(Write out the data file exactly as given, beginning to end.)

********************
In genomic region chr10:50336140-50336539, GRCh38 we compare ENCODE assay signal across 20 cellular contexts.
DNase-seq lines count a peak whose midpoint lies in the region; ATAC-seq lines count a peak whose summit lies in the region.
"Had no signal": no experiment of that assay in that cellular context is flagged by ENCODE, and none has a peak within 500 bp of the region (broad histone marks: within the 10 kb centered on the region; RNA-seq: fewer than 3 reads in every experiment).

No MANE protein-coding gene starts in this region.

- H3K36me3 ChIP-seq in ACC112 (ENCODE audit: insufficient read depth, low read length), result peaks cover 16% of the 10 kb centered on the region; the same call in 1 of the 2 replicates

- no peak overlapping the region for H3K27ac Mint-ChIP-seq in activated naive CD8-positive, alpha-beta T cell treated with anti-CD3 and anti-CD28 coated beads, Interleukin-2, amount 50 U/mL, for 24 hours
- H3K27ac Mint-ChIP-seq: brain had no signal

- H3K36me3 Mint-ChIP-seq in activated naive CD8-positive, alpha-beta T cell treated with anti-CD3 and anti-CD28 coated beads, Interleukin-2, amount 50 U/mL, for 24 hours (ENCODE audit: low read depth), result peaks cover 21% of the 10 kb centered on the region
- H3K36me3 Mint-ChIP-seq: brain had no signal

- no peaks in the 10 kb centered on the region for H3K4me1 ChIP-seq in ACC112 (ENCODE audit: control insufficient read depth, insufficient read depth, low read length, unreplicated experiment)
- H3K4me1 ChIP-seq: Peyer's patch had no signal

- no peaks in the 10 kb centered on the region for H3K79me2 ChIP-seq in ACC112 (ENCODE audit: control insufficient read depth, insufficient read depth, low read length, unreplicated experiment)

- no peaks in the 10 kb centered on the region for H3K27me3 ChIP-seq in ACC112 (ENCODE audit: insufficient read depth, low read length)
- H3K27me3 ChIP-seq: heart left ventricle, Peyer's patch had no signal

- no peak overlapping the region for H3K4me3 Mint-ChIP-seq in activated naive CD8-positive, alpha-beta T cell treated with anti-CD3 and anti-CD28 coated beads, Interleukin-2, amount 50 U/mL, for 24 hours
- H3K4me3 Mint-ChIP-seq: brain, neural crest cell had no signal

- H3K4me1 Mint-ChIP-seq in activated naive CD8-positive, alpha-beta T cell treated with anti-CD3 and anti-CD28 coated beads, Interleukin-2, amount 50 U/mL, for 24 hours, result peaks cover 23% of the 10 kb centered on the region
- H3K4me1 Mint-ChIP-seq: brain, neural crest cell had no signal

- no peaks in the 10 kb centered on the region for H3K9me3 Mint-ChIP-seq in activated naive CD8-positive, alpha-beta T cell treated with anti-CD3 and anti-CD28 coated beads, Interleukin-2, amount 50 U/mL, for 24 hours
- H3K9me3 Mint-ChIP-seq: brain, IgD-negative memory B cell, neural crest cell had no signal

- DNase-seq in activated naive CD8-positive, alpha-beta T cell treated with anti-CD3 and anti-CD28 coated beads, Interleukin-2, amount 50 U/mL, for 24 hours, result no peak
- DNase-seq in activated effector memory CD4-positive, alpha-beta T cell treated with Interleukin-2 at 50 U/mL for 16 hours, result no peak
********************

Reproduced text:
In genomic region chr10:50336140-50336539, GRCh38 we compare ENCODE assay signal across 20 cellular contexts.
DNase-seq lines count a peak whose midpoint lies in the region; ATAC-seq lines count a peak whose summit lies in the region.
"Had no signal": no experiment of that assay in that cellular context is flagged by ENCODE, and none has a peak within 500 bp of the region (broad histone marks: within the 10 kb centered on the region; RNA-seq: fewer than 3 reads in every experiment).

No MANE protein-coding gene starts in this region.

- H3K36me3 ChIP-seq in ACC112 (ENCODE audit: insufficient read depth, low read length), result peaks cover 16% of the 10 kb centered on the region; the same call in 1 of the 2 replicates

- no peak overlapping the region for H3K27ac Mint-ChIP-seq in activated naive CD8-positive, alpha-beta T cell treated with anti-CD3 and anti-CD28 coated beads, Interleukin-2, amount 50 U/mL, for 24 hours
- H3K27ac Mint-ChIP-seq: brain had no signal

- H3K36me3 Mint-ChIP-seq in activated naive CD8-positive, alpha-beta T cell treated with anti-CD3 and anti-CD28 coated beads, Interleukin-2, amount 50 U/mL, for 24 hours (ENCODE audit: low read depth), result peaks cover 21% of the 10 kb centered on the region
- H3K36me3 Mint-ChIP-seq: brain had no signal

- no peaks in the 10 kb centered on the region for H3K4me1 ChIP-seq in ACC112 (ENCODE audit: control insufficient read depth, insufficient read depth, low read length, unreplicated experiment)
- H3K4me1 ChIP-seq: Peyer's patch had no signal

- no peaks in the 10 kb centered on the region for H3K79me2 ChIP-seq in ACC112 (ENCODE audit: control insufficient read depth, insufficient read depth, low read length, unreplicated experiment)

- no peaks in the 10 kb centered on the region for H3K27me3 ChIP-seq in ACC112 (ENCODE audit: insufficient read depth, low read length)
- H3K27me3 ChIP-seq: heart left ventricle, Peyer's patch had no signal

- no peak overlapping the region for H3K4me3 Mint-ChIP-seq in activated naive CD8-positive, alpha-beta T cell treated with anti-CD3 and anti-CD28 coated beads, Interleukin-2, amount 50 U/mL, for 24 hours
- H3K4me3 Mint-ChIP-seq: brain, neural crest cell had no signal

- H3K4me1 Mint-ChIP-seq in activated naive CD8-positive, alpha-beta T cell treated with anti-CD3 and anti-CD28 coated beads, Interleukin-2, amount 50 U/mL, for 24 hours, result peaks cover 23% of the 10 kb centered on the region
- H3K4me1 Mint-ChIP-seq: brain, neural crest cell had no signal

- no peaks in the 10 kb centered on the region for H3K9me3 Mint-ChIP-seq in activated naive CD8-positive, alpha-beta T cell treated with anti-CD3 and anti-CD28 coated beads, Interleukin-2, amount 50 U/mL, for 24 hours
- H3K9me3 Mint-ChIP-seq: brain, IgD-negative memory B cell, neural crest cell had no signal

- DNase-seq in activated naive CD8-positive, alpha-beta T cell treated with anti-CD3 and anti-CD28 coated beads, Interleukin-2, amount 50 U/mL, for 24 hours, result no peak
- DNase-seq in activated effector memory CD4-positive, alpha-beta T cell treated with Interleukin-2 at 50 U/mL for 16 hours, result no peak